What does the next level of customer service look like?
It’s no secret that we’re enthusiastic advocates for customer service. It’s such a strong element of your brand communications and fulfilment services, adding real value to your bottom line.
Best practise customer service is characterised by how it adds value, either to support a particular campaign or as a standalone service to give your internal customer service team more heft.
The value is measurable, which is critical. We can report back on top level KPIs like the number of calls and resolutions. That’s easy, most companies do that. But we’re digging deeper, supplying MI that will help you continually improve your sales performance, which is the key to getting ahead of the crowd.
And, as technology offers even more opportunities, and brands seek ways to make more profit, the future of customer service as an added value element is ripe for a natural evolution.
The case for customer service
You might have seen our other article on how customer service elevates your brand, which sets out all the reasons why. If you missed it, briefly:
- It provides a personal touchpoint to build relationships with your customers
- It gives you the opportunity to turn a bad experience into a good one
- It can help turn browsers into customers who are looking for reasons to trust you
- It helps you nurture loyal customers who will turn into advocates
- Done well, it sets your brand above your competitors
We reported last year that some brands were dropping customer service provision or scaling it back. This was partly as a result of their workforce not set up for efficient home working, or the demands of making an office space made safe from COVID-19. Budgets were being squeezed too, and customer service might have seemed like the safest thing to cut.
However, in the last few months, we’ve seen certain brands bump up investment into customer service provision. Some handle it entirely in-house. In some cases, we integrate our advisers into their teams to offer support, or we handle it entirely.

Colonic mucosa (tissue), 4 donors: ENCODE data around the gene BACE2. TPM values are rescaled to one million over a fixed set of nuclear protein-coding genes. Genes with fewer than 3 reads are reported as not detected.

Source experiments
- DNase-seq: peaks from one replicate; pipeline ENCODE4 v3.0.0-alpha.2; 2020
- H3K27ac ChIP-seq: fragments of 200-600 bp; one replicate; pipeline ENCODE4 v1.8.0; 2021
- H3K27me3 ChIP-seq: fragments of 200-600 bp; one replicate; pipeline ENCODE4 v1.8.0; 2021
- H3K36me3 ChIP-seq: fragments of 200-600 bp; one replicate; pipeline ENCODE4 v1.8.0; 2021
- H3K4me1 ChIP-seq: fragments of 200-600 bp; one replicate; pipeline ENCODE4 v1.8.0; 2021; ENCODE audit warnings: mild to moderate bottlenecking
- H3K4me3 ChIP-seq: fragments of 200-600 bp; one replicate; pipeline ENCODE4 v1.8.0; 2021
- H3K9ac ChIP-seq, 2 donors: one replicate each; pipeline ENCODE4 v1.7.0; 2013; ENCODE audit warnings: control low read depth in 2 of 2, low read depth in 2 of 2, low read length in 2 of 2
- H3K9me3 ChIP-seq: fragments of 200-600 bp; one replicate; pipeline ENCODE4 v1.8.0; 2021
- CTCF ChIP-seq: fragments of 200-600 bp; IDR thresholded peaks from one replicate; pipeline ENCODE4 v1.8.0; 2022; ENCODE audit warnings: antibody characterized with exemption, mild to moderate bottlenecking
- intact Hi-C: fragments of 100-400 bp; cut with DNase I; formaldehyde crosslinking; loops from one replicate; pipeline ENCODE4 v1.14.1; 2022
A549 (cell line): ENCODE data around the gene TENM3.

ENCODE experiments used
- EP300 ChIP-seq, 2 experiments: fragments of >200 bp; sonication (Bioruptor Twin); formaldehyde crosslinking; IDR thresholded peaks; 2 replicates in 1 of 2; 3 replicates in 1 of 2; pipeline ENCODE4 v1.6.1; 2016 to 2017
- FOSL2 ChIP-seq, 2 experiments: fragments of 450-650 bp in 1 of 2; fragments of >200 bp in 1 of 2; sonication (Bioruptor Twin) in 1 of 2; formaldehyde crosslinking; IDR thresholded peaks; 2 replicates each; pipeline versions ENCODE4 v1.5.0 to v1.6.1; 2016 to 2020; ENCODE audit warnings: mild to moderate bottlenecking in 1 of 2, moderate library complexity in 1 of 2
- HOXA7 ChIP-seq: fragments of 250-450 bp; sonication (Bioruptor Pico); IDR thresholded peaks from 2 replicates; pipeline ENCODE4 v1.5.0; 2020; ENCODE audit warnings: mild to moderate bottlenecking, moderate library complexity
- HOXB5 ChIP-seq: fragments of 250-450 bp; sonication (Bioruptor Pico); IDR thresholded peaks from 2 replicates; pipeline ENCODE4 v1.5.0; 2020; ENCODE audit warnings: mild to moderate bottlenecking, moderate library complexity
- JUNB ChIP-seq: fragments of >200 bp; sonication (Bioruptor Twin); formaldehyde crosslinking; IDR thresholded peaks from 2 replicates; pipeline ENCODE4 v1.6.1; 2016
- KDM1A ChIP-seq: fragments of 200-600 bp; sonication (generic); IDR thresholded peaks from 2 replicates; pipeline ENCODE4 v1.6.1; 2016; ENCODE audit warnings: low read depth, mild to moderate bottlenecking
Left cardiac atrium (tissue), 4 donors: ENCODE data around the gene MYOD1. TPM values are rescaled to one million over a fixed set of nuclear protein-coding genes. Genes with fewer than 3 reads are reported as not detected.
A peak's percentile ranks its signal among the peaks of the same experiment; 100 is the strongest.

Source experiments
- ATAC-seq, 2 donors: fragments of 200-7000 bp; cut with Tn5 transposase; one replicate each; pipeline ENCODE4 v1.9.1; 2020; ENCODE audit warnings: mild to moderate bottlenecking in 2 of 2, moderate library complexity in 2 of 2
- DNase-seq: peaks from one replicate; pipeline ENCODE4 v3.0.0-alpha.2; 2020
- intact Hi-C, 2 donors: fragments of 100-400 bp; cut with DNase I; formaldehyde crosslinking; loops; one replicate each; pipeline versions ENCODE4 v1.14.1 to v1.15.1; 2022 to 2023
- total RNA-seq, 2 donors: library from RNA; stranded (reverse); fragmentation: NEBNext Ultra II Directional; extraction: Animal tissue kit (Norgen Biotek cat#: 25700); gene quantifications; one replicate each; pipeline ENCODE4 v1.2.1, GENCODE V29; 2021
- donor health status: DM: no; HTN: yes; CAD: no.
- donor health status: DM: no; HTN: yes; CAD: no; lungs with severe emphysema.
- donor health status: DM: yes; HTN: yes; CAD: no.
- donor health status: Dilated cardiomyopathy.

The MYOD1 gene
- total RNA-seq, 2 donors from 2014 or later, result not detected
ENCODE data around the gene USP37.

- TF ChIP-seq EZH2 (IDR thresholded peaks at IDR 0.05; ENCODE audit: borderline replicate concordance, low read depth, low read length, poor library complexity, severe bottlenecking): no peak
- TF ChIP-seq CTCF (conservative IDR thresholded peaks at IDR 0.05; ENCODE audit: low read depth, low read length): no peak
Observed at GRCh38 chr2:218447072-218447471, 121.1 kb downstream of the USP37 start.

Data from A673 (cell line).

These brands, often big players in the digital sphere, are recognising how important that list above is to improving their market share in the long-term. Is your brand in danger of being left behind?
Example – integrated customer service provision
Our client, an insulation and drywall specialist, has an internal customer service team. Their sector is highly specialised, with technical knowledge and expertise a must, as well as regulatory compliance. Their customer service team is small and was handling every single call, from advice about products and installation to ‘where’s my order’ or ‘can I change my order’.
We set up a small team at Granby to supplement their resources. Our advisers completed weeks of training, incorporating a high level of product, technical and regulatory knowledge. They are able to take the strain off the client’s internal team, dealing with the more routine calls and deferring expertise back to the client’s team where required.
The client can see the benefits of this in our monthly reports, which supply useful transparent MI on a multichannel approach (email, phone, web chat) that can be used to analyse and implement efficiencies across the entire business.
The evidence we supply can help them identify and address where their processes are failing, as well as providing that value-added support to customers that will come back again and again.
How does customer service need to evolve?
Customer service is doing a great job already but technology is offering many opportunities to take it to the next level, thanks to AI and other breakthroughs.
- The ability to interpret the sentiment of customer communications
- Recording the touchpoints and analysing the data
- Providing ways to triage and troubleshoot through chatbots
We’re updating our offerings to incorporate these features into customer service provision and exploring how innovative technology can be used to benefit our sector.
Granby already uses AI in our market-leading proof-of-purchase app, Swift Receipt – it takes just a matter of seconds for a customer to register a purchase and claim a gift or other giveaway. It’s a very exciting time to be bringing in more of this technology into a 3PL environment.
Ultimately, customer service does need to step up and meet the future through technology. It needs to help brands meet customer’s ever-increasing expectations – and it will undoubtedly be able to.
The effects its evolution could have on your brand depend on how seriously you take customer service right now. If you’re not exploiting its benefits now, it’s time to dip your toe. Once proven, you’ll see how it can only get better.
Photo by h heyerlein on Unsplash